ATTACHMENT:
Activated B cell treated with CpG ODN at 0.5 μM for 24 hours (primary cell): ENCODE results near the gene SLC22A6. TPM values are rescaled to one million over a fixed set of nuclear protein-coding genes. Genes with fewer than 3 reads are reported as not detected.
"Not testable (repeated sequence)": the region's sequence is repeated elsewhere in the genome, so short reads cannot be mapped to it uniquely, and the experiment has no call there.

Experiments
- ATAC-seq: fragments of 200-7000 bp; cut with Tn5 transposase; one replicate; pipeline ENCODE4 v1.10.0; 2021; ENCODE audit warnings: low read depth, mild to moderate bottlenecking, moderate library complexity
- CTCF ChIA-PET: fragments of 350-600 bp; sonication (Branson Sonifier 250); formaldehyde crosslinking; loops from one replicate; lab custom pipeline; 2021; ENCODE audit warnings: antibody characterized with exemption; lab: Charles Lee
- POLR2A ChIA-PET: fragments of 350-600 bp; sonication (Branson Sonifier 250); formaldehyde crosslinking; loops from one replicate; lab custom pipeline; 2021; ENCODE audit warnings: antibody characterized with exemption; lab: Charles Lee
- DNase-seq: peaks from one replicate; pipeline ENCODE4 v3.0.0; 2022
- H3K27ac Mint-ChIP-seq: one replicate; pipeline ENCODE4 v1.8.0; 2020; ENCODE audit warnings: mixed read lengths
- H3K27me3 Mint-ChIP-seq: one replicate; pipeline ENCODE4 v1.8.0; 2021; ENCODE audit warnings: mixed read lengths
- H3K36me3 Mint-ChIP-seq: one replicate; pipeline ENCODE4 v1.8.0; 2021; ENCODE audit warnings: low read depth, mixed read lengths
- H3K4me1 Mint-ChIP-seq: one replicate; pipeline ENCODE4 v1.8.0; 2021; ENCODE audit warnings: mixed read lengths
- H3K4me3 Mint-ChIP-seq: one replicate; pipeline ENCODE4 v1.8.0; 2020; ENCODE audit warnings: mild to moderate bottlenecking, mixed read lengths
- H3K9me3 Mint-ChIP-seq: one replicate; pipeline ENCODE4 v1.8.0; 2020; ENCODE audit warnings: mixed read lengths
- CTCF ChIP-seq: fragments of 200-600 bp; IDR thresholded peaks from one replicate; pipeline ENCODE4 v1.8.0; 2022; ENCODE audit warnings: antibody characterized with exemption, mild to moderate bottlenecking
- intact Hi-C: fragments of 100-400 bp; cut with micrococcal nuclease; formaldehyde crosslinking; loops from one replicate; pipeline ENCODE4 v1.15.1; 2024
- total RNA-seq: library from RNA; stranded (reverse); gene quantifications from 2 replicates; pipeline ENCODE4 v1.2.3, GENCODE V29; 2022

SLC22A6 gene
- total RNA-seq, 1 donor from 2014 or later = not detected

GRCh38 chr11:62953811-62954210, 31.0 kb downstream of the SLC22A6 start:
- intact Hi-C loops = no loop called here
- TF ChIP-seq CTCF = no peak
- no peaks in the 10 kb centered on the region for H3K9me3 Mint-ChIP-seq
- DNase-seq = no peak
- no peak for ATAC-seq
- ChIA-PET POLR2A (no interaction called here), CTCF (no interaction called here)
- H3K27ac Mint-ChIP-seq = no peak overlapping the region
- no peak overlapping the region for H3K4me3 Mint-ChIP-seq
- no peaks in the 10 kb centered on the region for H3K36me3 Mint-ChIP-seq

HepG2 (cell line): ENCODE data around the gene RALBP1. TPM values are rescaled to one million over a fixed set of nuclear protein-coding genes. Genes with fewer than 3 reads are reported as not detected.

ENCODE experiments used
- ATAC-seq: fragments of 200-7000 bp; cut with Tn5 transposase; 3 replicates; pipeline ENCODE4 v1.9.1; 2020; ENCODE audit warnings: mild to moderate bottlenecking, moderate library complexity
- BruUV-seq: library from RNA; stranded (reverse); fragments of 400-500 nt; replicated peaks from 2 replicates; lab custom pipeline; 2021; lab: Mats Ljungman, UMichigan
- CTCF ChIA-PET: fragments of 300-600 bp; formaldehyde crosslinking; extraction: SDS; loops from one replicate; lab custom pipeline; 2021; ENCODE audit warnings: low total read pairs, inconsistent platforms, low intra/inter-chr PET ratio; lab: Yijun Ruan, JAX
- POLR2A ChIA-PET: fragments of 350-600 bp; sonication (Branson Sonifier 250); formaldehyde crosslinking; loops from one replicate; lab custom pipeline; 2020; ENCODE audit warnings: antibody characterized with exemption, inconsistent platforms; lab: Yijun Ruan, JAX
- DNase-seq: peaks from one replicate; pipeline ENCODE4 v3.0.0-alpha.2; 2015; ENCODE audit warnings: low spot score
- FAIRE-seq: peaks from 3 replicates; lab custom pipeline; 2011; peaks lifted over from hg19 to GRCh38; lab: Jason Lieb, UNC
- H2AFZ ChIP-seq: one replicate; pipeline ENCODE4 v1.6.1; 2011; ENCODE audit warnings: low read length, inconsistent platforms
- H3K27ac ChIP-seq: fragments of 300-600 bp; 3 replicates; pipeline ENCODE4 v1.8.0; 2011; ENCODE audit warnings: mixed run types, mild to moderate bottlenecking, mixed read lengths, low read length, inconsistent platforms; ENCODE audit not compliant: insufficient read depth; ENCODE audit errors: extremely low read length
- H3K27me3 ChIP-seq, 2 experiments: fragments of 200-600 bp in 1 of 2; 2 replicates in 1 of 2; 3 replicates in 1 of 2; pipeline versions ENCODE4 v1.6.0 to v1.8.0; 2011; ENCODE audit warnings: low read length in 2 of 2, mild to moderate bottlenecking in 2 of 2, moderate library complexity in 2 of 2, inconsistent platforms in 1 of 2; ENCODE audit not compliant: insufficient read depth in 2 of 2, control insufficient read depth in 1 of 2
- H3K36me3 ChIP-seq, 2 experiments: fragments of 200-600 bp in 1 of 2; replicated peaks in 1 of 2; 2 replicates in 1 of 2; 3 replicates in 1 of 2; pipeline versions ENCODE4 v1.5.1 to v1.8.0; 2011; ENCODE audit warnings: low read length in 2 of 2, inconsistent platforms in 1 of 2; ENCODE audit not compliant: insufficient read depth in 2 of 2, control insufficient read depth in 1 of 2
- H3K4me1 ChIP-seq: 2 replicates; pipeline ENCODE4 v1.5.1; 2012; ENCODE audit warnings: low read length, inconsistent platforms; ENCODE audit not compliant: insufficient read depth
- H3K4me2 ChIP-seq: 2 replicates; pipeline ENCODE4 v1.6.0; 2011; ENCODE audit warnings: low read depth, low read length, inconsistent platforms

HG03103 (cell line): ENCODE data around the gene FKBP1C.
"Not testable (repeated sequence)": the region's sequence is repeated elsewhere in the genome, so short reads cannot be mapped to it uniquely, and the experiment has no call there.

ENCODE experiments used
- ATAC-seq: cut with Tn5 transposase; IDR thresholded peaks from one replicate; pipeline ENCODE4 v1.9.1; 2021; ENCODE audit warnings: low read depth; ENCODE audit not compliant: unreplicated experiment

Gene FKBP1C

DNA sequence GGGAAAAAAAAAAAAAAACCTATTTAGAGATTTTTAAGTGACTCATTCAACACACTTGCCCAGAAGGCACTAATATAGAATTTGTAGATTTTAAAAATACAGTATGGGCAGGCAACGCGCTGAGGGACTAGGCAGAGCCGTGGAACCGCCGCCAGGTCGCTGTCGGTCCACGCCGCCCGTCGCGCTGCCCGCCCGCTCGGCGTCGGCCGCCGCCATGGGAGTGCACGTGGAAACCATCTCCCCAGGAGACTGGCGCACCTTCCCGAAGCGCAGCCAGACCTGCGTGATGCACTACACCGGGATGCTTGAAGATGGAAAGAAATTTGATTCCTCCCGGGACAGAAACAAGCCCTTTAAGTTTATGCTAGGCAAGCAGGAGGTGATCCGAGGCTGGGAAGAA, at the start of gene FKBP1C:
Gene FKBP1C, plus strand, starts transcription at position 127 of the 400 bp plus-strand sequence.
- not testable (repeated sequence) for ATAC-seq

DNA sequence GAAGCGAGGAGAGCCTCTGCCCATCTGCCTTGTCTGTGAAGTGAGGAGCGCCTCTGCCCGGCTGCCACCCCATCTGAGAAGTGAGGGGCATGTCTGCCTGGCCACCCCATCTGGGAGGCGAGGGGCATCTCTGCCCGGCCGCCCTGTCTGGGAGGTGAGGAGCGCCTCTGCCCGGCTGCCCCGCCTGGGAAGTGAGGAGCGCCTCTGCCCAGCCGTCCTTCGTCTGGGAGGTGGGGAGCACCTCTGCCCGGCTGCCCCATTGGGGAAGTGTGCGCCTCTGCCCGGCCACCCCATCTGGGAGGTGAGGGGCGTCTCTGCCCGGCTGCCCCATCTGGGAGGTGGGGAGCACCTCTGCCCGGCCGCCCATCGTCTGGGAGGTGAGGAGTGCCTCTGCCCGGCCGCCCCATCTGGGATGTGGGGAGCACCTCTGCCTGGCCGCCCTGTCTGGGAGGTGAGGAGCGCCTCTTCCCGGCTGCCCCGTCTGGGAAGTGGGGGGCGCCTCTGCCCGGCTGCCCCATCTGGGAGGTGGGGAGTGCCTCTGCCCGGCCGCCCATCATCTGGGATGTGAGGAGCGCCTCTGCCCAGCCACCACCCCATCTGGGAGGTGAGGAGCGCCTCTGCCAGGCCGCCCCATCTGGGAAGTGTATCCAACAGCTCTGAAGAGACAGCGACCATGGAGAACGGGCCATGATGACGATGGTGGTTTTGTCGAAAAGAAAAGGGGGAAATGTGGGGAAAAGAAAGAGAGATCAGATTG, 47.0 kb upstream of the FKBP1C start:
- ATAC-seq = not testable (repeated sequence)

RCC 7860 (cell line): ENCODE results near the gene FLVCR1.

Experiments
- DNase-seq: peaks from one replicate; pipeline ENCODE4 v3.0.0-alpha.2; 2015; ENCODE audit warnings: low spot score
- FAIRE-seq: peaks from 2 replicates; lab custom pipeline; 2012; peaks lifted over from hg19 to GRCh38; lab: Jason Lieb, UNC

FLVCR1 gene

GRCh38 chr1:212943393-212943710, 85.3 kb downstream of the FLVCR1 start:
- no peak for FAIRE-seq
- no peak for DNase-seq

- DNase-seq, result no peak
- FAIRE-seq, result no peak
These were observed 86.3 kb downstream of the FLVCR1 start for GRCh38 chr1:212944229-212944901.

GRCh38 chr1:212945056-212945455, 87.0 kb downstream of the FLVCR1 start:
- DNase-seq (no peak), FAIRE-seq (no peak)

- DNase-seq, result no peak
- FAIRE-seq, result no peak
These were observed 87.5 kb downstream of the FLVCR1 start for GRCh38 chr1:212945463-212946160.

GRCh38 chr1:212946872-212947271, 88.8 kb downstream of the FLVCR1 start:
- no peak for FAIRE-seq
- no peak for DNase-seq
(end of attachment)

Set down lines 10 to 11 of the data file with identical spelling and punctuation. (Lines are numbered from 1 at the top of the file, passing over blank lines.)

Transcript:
- H3K36me3 Mint-ChIP-seq: one replicate; pipeline ENCODE4 v1.8.0; 2021; ENCODE audit warnings: low read depth, mixed read lengths
- H3K4me1 Mint-ChIP-seq: one replicate; pipeline ENCODE4 v1.8.0; 2021; ENCODE audit warnings: mixed read lengths